The big three cloud providers (AWS, Microsoft, Google) all reported earnings last month, and the word on every cloud executive’s lips was optimisation.
To wit, “Customers continue to evaluate ways to optimise their cloud spending in response to these tough economic conditions.”
That was from AWS’ earnings call. From Microsoft, “Customers continued to exercise some caution as optimisation … trends … continued.” And Alphabet/Google joined in the chorus of “slower growth of consumption as customers optimised GCP costs reflecting the macro backdrop.”
You can be forgiven for rolling your eyes at this “optimisation” euphemism. In previous recessions we were a bit more straightforward: Customers are cutting costs in the face of uncertainty.
Except, according to these same execs, customers aren’t cutting their net cloud spend. Instead, they’re cutting in some areas so that they can increase spending elsewhere. And which “elsewhere” is seeing disproportionate interest? Artificial intelligence.
Reallocating resources to new customer experiences
We may not be in an official recession, but you’d never know it from listening to Amazon, Microsoft, and Alphabet walk through their earnings. The companies continue to grow rather than contract, even though they’re growing at surprisingly slow rates. AWS spluttered to 16% growth, but Microsoft Azure (27%) and Google Cloud (28%) didn’t fare much better, growing on much smaller revenue bases. These are all way off these companies’ metronomic growth in past quarters.
What’s to blame? Optimisation.
That’s the word each company used throughout their earnings calls to describe customer behavior. These companies are fierce competitors for cloud workloads, but they seemed to be colluding on nomenclature. Amazon used the “O” word 12 times during its call; Microsoft, 15 times, and Google, 12 times.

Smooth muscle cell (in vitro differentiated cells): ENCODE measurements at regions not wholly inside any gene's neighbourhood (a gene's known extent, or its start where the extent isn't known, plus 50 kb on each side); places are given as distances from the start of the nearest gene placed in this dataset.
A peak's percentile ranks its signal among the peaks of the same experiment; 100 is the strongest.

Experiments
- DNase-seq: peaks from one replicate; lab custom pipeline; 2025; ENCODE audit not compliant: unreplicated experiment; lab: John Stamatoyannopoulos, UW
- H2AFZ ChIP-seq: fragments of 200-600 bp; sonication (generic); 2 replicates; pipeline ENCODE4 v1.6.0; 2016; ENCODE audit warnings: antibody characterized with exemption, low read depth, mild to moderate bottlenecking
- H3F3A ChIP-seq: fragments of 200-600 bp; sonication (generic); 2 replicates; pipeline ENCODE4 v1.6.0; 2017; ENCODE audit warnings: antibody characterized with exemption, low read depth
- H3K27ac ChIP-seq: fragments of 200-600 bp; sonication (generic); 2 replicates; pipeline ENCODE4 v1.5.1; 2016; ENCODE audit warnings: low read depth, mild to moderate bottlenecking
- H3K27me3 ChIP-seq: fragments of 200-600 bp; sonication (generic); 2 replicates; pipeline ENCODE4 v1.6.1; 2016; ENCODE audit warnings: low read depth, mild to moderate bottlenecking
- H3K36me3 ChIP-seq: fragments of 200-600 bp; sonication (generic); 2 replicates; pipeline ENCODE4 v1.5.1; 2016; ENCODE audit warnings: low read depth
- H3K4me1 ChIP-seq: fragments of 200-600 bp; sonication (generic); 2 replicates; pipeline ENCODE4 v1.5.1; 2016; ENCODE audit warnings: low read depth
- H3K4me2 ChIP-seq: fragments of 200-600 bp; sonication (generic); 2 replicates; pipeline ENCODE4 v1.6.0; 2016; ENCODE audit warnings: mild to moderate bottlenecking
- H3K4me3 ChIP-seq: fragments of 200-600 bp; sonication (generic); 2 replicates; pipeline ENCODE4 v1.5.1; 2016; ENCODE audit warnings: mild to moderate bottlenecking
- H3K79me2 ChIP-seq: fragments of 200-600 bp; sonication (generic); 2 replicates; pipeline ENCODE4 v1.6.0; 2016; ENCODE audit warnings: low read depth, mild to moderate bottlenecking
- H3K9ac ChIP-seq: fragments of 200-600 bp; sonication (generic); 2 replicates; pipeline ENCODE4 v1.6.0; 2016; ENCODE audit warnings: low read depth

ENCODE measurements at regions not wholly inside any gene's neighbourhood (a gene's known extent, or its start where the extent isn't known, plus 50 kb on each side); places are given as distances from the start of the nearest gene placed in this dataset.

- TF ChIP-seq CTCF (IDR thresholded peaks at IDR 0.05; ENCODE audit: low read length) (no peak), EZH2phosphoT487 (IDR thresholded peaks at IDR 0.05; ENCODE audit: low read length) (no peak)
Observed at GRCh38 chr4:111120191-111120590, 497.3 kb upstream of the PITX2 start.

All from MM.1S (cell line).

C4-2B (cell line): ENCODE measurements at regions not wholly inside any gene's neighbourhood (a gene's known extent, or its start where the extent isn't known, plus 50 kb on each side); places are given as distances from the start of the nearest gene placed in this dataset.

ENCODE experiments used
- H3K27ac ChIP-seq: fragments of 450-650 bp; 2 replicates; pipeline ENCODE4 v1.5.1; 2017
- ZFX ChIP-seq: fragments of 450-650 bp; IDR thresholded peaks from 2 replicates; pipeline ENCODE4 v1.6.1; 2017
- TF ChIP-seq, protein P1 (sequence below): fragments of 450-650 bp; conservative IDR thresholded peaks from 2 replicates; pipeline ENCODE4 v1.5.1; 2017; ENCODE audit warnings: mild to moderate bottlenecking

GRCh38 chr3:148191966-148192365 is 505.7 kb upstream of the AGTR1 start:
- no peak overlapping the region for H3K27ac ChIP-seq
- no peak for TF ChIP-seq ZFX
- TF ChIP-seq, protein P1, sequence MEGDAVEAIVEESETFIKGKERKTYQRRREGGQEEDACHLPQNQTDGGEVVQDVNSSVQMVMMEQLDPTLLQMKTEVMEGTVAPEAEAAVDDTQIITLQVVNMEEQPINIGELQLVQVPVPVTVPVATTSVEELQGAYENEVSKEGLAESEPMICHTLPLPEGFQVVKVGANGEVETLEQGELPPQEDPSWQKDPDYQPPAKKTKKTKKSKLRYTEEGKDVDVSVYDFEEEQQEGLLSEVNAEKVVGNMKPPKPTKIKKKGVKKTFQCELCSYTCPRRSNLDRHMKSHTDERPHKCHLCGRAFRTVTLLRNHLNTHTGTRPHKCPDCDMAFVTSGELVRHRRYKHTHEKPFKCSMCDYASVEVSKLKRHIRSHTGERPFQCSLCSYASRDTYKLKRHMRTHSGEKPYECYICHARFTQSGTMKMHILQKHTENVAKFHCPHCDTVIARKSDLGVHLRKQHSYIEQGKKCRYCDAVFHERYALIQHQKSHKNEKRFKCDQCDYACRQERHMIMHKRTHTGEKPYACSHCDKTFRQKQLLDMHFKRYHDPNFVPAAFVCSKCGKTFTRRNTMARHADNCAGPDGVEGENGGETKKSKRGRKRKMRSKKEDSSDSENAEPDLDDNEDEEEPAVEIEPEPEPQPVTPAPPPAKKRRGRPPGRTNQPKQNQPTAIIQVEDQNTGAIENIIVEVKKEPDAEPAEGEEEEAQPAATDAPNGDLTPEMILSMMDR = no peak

Of the three cloud vendors, Amazon was perhaps the most emphatic about the optimisation trend.
According to Amazon CEO Andy Jassy, “Customers are pretty explicitly telling us that this is not a cost-cutting effort where [they spend] less money on technology or on the cloud.” Rather, he continued, “This is [companies] reprioritising what matters most to [their] business … and trying to reallocate resources so [they] can build new customer experiences.”
This has long been the promise of cloud: enabling enterprises to move with greater agility as they build new applications to care for their customers. Because of this, as I highlighted in June 2022, CIOs will cut spending in many areas, but cloud is somewhat recession-proof. The cost of sitting out potential innovation and digital transformation far exceeds any short-term benefit from saving up dimes and pennies.
Among various uses of this optimised cloud spend, one particular area stands out. As Jassy stressed: “Few folks appreciate how much new cloud business will happen over the next several years from the pending deluge of machine learning that’s coming.”
Survival of the clouds
I’ve speculated that the big clouds increasingly view large language models (LLMs), specifically, and AI, generally, as a battleground for new workloads. This week the cloud CEOs confirmed it.
The only word used more than optimisation on the calls was AI, with Alphabet mentioning AI 52 times, Microsoft using it 36 times, and Amazon 12 times (though once was quite long, as Kif Leswing points out). Because of the potential customer interest in AI, each of the cloud giants is spending massive piles of cash to build up their capabilities.
The capital expenditures necessary to fund LLMs and AI are so big that this isn’t an area where we’re likely to see startups disrupt the big vendors. The closest thing to a startup in the space is OpenAI, but it’s backed by billions of dollars from Microsoft and others. Enterprises looking to catch the AI wave are almost certainly going to need help from the big cloud vendors.
“We will continue to invest in our cloud infrastructure, particularly AI-related spend, as we scale to the growing demand driven by customer transformation,” Microsoft CEO Satya Nadella noted. “And we expect the resulting revenue to grow over time.”
Don’t expect those investments to pay immediate returns, Jassy warns. “Those [AI] projects … take time to build.” There’s a gestation period, he goes on, when companies must not only define what they’d like to build, but also plan where they can shutter or deprioritise some existing workloads. “Folks don’t realise the amount of nonconsumption right now that’s going to [turn into consumption] and be spent in the cloud with the advent of large language models and generative AI,” he suggests. Those workloads aren’t going to run on premises. Not most of them, anyway.
Think of our current recessionary environment as the optimisation calm before the cloud spending storm. Enterprises are in experimentation mode, cutting back in some areas while positioning their AI bets for future growth. Now, as ever, is a great time to be using or selling cloud.